While two Democrats renewed their calls for GOP leaders to provide more information, more House Republicans refrained from calling for the resignation of troubled New York Rep. George Santos.

After lying and misrepresenting his educational, professional, and family histories, including claiming falsely that he was Jewish and the descendant of Holocaust survivors, Santos is coming under increasing pressure to resign. Additionally, he is the subject of federal and local inquiries into his campaign funds. Although Santos has acknowledged "embellishing" his credentials, he has insisted he is "not a criminal."

But on Sunday, Republicans in the GOP freshman's Long Island district intensified their calls for his resignation.

House Speaker Kevin McCarthy told reporters that Santos has "a long way to go to earn trust" and that the House Ethics Committee could look into the matter, but he highlighted that the congressman is a member of the House GOP Conference.

In an interview with CNN's Jake Tapper on "State of the Union" on Sunday, House Oversight Committee Chairman James Comer branded Santos a "bad guy."

"He's not the first politician, unfortunately, to make it to Congress to lie," the Kentucky Republican said. "But, look, George Santos was duly elected by the people. He's going to be under strict ethics investigation, not necessarily for lying, but for his campaign finance potential violations. So I think that Santos is being examined thoroughly."

"It's his decision whether or not he should resign. It's not my decision. But, certainly, I don't approve of how he made his way to Congress," Comer said. "Now, if he broke campaign finance laws, then he will be removed from Congress."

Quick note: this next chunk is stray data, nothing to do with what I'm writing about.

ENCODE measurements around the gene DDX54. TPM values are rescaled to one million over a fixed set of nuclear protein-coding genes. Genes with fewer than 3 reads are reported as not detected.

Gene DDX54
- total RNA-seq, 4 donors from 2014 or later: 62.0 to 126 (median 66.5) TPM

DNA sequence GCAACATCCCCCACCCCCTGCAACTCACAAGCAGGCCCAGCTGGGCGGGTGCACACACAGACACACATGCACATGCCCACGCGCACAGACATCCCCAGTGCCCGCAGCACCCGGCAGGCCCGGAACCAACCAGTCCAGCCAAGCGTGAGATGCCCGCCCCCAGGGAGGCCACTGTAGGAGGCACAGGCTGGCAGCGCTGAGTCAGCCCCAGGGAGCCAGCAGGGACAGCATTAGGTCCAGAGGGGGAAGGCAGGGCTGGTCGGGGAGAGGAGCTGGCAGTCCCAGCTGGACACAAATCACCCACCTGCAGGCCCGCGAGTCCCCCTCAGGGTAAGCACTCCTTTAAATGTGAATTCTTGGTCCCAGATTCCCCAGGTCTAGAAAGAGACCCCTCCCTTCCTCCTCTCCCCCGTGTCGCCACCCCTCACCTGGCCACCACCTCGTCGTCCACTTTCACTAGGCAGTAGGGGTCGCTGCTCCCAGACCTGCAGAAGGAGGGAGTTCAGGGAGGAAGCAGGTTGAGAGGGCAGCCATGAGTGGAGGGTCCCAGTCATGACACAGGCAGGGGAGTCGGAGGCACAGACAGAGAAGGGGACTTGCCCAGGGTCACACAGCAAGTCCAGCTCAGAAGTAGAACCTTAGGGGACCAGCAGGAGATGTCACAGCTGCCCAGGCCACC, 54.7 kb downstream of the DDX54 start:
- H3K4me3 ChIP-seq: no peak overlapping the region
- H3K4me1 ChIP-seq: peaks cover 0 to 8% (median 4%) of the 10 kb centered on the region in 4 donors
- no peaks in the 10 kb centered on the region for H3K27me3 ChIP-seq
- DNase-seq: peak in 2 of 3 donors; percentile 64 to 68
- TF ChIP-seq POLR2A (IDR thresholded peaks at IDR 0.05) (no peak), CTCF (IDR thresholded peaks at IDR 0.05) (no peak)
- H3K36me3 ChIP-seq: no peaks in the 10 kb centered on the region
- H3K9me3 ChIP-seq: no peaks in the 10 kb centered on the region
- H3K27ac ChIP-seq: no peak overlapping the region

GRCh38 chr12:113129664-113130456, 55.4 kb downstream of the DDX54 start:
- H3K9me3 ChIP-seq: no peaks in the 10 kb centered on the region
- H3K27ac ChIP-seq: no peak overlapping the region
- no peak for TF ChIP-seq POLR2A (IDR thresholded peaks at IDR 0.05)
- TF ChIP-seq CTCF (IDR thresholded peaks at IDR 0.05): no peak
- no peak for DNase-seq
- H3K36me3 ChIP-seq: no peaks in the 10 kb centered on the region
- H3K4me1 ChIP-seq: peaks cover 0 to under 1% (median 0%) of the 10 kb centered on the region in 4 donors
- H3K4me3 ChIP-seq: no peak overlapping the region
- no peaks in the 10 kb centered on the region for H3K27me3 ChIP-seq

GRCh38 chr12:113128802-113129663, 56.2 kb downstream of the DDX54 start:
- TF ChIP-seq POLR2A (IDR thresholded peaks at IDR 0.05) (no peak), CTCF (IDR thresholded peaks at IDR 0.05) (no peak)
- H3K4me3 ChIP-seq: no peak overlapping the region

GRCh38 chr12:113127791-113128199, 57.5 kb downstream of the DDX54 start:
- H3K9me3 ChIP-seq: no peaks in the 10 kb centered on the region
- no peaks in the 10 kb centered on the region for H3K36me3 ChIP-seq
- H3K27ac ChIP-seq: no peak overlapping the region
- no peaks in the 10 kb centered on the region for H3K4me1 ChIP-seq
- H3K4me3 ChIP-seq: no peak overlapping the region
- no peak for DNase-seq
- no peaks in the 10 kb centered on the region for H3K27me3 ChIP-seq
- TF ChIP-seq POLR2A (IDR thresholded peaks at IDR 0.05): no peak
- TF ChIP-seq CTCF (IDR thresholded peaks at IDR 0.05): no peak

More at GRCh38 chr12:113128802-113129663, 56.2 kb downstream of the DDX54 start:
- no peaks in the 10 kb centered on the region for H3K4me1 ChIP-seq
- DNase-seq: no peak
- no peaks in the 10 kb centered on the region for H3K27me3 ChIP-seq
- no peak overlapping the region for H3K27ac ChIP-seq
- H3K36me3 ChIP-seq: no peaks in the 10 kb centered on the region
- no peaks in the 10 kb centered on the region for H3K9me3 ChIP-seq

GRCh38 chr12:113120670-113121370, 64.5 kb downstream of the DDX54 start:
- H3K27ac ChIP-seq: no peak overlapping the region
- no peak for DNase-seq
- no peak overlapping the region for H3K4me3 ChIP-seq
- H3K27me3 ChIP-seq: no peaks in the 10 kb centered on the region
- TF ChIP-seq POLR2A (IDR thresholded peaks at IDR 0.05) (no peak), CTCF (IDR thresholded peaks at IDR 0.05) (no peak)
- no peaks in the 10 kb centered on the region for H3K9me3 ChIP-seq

Republican Nebraskan Rep. Don Bacon stated on Sunday that he would retire if he were Santos, but that the constituents of the New York Republican should decide whether to do so.

Rep. Chris Stewart, a Republican from Utah, declined to say whether Santos ought to vacate his Long Island seat.

Santos' resignation has been demanded by a number of House Republicans, including five of his Republican House colleagues from New York. The congressman has also been urged to resign by Nassau County GOP officials.

Meanwhile, two Democrats are urging Republicans to comply with any probe into Santos by the House Ethics Committee.

New York Reps. Dan Goldman and Ritchie Torres cite new reporting "indicating that each of you had at least some knowledge of lies used by Congressman George Santos to deceive his voters long before they became public" in a letter sent to the two Republican leaders and Dan Conston, president of the Congressional Leadership Fund, the super PAC affiliated with House GOP leadership.

"We urge you to inform the American people about your knowledge of Mr. Santos's web of deceit prior to the election so that the public understands whether and to what extent you were complicit in Mr. Santos's fraud on his voters," Goldman and Torres said in the letter.